When traveling to foreign lands, it's almost impossible to know what to do, where to go, what to see, what to eat, and most notably, what anyone is saying. Many people have to travel often for business and we believe that in order to make travel as enjoyable as possible, there is much room for improvement with current travel technology.

What it does

Our project uses the Google Glass and many of Microsoft's Cognitive APIs to create live assistance in many different travel areas. Most notably, our project uses Microsoft's OCR API and Translator API to read signs and posters in unknown languages them and translate them in real-time for the user. Also, if the user is unsure of how certain words are pronounced, we use Google's text-to-speech functionality to read out loud such words. FInally we developed a live subititle feature for when you ahve to talk to someone speaking another language.

How we built it

We built our project on Android Studio and used the aforementioned APIs to fuel many of our core processes such as text recognition, language detection and translation, and object detection. To take pictures of objects/text of interest, we used a constant photo feed with a high frame rate and took snapshots when the user taps the side of the glass. This would trigger our program to take a snapshot and process that using a mix of some APIs and our own code. Based on the outcome of these processes, we would display relevant information to the console of the glass itself.

Challenges we ran into

There are several challenges that we ran into. First and foremost, the Google Glass could not connect to MHacksGuest because of some port incompatibilities. This gave us a lot of starting trouble because we were unable to even see whether our code was working until the last day of hacking. Also, since the Glass has to run on Android 4.4, we had to use older documentations to use several standard Android features which were not always easy to find. Also, since the Glass' camera has a very different resolution when compared to most Android products, adjusting our image gathering parameters for the Glass was a very long process that needed to be done before any analysis could be tried and executed in the rest of our project. All in all, there were several roadblocks along the way, but we all learned a great deal from them.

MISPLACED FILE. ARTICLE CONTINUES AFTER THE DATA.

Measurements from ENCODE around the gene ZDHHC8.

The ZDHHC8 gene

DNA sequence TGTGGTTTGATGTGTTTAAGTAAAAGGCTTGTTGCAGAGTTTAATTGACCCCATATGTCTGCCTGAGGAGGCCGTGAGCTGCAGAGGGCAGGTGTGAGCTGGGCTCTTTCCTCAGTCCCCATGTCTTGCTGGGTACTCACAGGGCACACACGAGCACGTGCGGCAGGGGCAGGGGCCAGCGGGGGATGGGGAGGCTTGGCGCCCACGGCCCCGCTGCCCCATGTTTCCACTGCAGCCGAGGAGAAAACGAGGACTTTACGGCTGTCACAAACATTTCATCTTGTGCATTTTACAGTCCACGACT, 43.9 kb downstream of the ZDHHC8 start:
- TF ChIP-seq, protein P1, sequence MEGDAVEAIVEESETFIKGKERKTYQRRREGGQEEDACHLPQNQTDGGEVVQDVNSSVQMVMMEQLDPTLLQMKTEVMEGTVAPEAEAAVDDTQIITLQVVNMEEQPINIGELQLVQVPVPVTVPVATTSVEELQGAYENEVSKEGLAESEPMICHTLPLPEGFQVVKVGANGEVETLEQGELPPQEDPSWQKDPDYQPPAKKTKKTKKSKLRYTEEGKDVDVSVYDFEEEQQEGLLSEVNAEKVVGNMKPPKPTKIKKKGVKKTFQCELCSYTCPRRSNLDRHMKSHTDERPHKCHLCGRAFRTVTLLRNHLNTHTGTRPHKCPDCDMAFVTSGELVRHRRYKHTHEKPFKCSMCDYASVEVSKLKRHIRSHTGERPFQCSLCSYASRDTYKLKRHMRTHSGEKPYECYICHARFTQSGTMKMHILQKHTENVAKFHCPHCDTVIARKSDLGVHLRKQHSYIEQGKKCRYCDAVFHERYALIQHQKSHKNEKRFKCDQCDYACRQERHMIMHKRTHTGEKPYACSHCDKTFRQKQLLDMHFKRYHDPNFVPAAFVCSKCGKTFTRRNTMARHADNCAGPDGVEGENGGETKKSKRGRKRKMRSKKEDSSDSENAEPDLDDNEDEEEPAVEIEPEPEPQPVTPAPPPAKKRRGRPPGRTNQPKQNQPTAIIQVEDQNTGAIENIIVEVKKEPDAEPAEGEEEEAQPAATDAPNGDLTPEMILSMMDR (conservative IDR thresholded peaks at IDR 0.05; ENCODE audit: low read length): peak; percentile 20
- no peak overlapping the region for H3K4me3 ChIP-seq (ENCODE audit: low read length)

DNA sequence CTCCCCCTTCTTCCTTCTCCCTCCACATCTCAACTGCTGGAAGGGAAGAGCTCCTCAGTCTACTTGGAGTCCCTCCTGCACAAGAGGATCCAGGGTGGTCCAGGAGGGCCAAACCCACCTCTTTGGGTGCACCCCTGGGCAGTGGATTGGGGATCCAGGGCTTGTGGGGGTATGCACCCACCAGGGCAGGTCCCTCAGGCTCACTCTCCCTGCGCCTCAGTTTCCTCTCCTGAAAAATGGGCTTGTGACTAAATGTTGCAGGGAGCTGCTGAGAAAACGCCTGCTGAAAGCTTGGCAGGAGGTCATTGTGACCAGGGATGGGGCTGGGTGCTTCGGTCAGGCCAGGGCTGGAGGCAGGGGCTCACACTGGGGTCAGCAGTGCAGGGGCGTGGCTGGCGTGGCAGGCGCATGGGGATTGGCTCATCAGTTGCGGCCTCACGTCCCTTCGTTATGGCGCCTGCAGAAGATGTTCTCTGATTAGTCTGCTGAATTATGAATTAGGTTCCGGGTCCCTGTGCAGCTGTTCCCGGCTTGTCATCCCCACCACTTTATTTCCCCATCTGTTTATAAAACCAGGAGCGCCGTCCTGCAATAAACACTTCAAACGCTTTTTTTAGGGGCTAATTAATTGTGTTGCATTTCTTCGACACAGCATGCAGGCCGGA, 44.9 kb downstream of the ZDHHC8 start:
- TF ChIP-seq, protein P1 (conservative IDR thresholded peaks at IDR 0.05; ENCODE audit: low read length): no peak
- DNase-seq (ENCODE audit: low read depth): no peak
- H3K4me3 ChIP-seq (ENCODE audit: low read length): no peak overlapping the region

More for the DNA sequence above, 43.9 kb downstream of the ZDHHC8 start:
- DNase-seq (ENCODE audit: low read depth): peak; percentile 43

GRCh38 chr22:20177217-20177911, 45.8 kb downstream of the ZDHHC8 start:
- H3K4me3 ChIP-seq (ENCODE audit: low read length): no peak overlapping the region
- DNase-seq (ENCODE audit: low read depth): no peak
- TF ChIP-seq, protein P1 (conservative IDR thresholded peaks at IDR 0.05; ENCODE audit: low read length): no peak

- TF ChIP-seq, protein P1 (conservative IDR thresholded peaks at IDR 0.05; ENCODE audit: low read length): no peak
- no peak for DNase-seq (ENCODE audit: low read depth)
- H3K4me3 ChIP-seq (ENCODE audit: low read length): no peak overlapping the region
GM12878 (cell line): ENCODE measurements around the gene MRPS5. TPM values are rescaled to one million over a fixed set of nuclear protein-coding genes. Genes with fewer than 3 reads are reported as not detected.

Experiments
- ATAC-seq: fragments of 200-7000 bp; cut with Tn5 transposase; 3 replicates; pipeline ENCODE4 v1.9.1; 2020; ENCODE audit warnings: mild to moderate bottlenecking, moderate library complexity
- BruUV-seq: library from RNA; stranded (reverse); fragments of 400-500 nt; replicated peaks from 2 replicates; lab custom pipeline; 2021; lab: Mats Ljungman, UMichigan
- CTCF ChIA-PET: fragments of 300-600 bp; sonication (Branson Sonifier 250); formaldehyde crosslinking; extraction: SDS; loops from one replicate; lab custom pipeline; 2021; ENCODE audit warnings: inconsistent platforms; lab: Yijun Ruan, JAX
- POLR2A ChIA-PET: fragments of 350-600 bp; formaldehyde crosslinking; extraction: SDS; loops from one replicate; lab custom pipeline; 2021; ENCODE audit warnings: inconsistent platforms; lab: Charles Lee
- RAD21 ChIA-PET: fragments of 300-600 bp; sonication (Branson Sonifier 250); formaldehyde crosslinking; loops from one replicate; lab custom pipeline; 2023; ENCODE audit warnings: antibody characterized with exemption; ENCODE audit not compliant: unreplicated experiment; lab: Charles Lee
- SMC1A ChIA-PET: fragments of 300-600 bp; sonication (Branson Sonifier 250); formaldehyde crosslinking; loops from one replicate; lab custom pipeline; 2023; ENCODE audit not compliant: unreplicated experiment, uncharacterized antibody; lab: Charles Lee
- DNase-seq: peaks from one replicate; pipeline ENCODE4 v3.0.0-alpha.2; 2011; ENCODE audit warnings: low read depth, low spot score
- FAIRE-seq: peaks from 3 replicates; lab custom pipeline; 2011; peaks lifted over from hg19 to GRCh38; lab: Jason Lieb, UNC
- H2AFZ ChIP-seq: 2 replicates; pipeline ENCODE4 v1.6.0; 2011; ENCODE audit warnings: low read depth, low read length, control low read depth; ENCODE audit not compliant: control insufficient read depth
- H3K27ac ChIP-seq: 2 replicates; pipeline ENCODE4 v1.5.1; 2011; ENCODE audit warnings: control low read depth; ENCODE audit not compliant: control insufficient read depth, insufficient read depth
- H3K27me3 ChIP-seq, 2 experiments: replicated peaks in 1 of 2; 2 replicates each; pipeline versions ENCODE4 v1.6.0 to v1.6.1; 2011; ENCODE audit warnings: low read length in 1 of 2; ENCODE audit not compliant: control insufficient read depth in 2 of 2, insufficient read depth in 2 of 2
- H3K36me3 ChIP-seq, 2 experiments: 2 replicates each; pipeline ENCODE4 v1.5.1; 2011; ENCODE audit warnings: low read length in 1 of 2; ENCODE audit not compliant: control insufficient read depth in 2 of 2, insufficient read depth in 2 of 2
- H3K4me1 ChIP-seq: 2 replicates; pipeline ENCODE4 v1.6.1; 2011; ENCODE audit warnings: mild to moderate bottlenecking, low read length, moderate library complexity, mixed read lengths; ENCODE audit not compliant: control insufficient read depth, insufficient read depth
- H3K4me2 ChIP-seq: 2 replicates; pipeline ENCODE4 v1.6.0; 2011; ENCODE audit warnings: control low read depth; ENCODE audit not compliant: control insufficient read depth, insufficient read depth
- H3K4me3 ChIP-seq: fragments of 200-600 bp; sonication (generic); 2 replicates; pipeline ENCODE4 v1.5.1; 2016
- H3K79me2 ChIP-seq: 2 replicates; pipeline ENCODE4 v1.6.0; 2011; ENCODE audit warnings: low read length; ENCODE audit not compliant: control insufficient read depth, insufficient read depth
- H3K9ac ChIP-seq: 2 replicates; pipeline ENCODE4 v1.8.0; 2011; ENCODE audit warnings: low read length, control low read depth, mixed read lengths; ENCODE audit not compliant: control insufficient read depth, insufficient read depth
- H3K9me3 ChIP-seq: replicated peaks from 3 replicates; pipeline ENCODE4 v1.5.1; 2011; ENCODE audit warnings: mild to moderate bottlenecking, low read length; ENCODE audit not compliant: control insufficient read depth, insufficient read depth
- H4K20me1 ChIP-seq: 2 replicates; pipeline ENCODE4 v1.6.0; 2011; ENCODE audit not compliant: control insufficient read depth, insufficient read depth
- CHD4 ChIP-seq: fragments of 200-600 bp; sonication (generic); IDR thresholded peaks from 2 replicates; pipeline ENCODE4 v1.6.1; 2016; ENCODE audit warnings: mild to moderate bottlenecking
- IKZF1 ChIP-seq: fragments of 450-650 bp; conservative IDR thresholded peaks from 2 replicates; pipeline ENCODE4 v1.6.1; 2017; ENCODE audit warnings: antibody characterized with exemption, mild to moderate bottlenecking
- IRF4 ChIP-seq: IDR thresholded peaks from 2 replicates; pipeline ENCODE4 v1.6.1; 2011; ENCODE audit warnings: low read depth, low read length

Accomplishments that we're proud of

We are very proud for successfully hacking on the Glass for the first time. None of us have ever used this hardware before and though it was difficult to use initially, we are proud of the work we were able to produce given our level of experience. Also, we are proud for effectively using Microsoft's powerful APIs in our project to help speed up and optimize our I/O.

What we learned

We learned quite a lot from this project. Aside from all of us learning a great deal about the Google Glass and Microsoft's Cognitive APIs, for many of us, this was our first time ever coding in Java, let alone Android. This whole experience was very educational and we are all happy with the knowledge we were able to take away from using the Glass and Microsoft's Cognitive APIs.

What's next for mhacks-fall-2016

We hope to continue to work further with the Google Glass and Augmented Reality in general. It is a field that we are all greatly interested in and something that we would enjoy working on further in the future years to come. Thank you for checking out our project, and we hope you enjoy what you see!

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